Cycling for Israeli soldiers
Jonathan Bernstein and his 23-year-old son, Elan, will pedal 800 miles in Israel next month to raise funds for Israel’s wounded veterans and Friends of the Israel Defense Forces.
The eight-day tour through Israel’s remarkable landscapes will take them from the country’s highest point (Mount Hermon) to its lowest (the Dead Sea) and finally to Tel Aviv, with stops along the way at several IDF bases. The second annual event is called the FIDF Cycling Tour of Israel.
Jonathan, executive director of the Bay Area FIDF chapter, and his son have been in training for a while, riding their bikes to work every day and doing 50-mile jaunts around the Bay Area on weekends.
Whatever funds they raise will be doubled, Jonathan said, thus their $7,500 goal (which they have already surpassed) would provide $15,000 to be used for a multitude of things, such as financial aid, PTSD rehabilitation and special prosthetics for injured soldiers. And there’s one more benefit, Jonathan added: It’s a terrific father-and-son bonding opportunity,
Peddling in Poland
Benjamin Harris of San Francisco said he experienced a whirlwind of emotions in June when he biked with his parents, Lorraine and Steve Harris, also of San Francisco, from Auschwitz to Krakow.
Benjamin’s grandmother Celia Feldman, 93, miraculously survived Auschwitz; Krakow is where a JCC and other institutions are heralding a new life for Poland’s burgeoning Jewish community.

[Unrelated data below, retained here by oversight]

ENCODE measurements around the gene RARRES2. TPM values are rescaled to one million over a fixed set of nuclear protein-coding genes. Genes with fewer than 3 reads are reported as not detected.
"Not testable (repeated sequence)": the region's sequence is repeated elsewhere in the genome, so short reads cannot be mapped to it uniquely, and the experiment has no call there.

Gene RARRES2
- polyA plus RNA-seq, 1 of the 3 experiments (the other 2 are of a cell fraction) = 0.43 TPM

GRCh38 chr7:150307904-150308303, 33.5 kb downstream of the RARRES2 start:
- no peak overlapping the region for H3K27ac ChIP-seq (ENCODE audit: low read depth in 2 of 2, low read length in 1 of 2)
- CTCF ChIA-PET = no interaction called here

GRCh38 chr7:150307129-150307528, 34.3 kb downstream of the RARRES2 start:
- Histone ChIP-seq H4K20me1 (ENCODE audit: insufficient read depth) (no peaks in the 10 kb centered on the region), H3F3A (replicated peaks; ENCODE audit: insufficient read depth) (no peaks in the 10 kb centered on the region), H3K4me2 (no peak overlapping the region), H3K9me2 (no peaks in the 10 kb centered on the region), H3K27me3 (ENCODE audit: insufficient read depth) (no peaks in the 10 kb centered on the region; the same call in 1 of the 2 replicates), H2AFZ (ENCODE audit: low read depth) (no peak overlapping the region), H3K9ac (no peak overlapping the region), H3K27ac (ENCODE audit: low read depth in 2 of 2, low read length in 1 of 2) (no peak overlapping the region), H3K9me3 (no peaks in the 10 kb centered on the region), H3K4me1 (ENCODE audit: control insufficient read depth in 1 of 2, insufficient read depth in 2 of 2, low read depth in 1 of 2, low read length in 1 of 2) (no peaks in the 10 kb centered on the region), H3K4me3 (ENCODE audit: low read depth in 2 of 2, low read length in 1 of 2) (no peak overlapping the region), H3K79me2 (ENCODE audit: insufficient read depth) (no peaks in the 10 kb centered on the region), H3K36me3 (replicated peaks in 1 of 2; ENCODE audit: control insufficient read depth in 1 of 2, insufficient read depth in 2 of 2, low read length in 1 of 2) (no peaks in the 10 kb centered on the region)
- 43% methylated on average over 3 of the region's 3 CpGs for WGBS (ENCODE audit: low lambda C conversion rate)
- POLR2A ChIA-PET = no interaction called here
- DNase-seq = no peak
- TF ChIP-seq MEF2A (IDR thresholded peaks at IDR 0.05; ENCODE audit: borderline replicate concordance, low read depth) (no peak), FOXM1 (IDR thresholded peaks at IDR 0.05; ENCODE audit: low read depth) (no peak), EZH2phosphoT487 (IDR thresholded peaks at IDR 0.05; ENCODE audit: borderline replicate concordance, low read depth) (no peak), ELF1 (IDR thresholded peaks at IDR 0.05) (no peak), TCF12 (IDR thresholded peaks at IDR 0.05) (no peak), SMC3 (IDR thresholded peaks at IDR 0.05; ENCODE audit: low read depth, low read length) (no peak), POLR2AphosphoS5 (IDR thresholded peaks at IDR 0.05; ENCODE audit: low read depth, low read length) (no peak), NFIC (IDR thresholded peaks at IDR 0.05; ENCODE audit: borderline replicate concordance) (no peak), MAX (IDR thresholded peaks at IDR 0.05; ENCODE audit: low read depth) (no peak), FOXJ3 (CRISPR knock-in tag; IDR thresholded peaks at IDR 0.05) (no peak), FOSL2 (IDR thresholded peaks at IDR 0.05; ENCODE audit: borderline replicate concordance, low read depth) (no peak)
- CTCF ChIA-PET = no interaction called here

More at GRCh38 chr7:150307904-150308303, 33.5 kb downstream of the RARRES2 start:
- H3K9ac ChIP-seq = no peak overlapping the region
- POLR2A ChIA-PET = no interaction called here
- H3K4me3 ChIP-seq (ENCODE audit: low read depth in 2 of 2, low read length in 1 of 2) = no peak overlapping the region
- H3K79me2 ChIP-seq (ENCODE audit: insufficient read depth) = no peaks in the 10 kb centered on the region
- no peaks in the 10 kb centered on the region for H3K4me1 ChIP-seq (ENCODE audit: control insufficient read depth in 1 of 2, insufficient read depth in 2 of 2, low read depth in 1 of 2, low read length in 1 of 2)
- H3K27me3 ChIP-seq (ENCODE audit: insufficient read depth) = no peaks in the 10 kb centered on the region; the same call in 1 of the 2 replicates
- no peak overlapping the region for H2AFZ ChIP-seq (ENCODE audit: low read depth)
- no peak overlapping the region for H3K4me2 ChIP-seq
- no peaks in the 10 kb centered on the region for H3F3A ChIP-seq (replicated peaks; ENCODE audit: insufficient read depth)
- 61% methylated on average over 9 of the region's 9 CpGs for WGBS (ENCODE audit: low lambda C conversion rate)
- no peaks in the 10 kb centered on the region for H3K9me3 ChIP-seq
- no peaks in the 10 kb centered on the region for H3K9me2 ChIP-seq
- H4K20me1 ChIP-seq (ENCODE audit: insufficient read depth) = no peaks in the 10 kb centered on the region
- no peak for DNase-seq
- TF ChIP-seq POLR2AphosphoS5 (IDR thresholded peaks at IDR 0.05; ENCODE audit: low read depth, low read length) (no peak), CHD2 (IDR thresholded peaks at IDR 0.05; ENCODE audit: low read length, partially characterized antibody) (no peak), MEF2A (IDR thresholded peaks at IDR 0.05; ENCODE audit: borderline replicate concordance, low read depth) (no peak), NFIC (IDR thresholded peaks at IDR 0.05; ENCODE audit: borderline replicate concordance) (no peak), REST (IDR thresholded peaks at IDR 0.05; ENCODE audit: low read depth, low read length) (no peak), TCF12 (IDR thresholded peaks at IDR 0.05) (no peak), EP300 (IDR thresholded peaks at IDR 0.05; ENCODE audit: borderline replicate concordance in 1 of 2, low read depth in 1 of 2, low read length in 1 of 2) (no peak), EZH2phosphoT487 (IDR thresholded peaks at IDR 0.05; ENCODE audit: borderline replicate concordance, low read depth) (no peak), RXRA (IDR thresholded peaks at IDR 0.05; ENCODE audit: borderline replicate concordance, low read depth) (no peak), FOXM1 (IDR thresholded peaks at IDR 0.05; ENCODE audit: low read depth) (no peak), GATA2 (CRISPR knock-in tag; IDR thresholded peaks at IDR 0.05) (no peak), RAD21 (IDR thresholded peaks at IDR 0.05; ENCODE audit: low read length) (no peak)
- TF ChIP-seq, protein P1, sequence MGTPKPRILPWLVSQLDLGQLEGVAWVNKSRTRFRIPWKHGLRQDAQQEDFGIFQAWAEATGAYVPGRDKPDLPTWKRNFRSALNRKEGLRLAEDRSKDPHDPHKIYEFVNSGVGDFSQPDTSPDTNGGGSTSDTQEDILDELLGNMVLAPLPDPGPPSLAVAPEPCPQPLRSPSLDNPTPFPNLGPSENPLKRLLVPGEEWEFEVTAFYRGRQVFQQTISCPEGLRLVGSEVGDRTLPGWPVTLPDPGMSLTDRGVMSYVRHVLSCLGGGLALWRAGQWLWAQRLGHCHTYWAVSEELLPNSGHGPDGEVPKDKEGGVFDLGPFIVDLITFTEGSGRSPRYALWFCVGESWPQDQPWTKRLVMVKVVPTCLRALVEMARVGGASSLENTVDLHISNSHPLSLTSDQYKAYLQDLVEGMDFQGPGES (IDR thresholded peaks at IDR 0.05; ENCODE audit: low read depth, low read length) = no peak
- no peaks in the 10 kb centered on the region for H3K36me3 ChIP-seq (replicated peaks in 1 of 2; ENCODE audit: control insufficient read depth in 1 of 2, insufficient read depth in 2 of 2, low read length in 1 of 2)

“Krakow is so close — just an uncomfortable 55-mile bike ride away,” Benjamin wrote in a letter thanking his supporters.
The Harrises raised $3,182 for the 2016 Ride for the Living, an annual fundraising event to both remember Jewish history and to support the rebirth of Jewish life in Poland. In the thank-you letter, Benjamin wrote, “We proclaim that we will never forget … But what the JCC in Krakow has built is a community that proclaims to ‘always remember.’”
Film fest moment
Two days before the curtain went down on the 2016 San Francisco Jewish Film Festival, writer-director-producer James Schamus was on hand at the Smith Rafael Film Center in San Rafael for the festival’s screening of his film “Indignation,” which is based on a Philip Roth novel.
Schamus, 56, who is known for producing “Brokeback Mountain,” “Crouching Tiger, Hidden Dragon” and other hit films, told the audience that Logan Lerman, the star of “Indignation,” is a nice and sort of naive Jewish boy — just like the character he plays in the film! The Detroit native also said that the Kaddish scene in the beginning of the film was a tribute to poet Allen Ginsberg; Ginsberg’s aunt, he learned, was author Roth’s high school English teacher in New Jersey.
Michael Krasny, longtime host of “Forum” on KQED Radio, has a new book: “Let There Be Laughter,” which is subtitled “A Treasury of Great Jewish Humor and What It All Means.” A book blurb penned by author-humorist Dave Barry notes that “Krasny is that rare writer who can explain humor without ruining it.” The book will officially come out Sept. 27, but you can order it now online … It was Hank Greenwald Day, replete with bobbleheads, at the San Rafael Pacifics’ July 29 home game at Albert Park. The 81-year-old former San Francisco Giants broadcaster and S.F. resident retired in 1996 after calling 2,798 consecutive games … Evie Groch of El Cerrito won best in show at the Alameda County Fair for her poems “Curtains,” “Fading” and “Leaves on a Stone Fence.” The first won a gold medal, and the other two received silvers.
This columnist can be reached at email@example.com.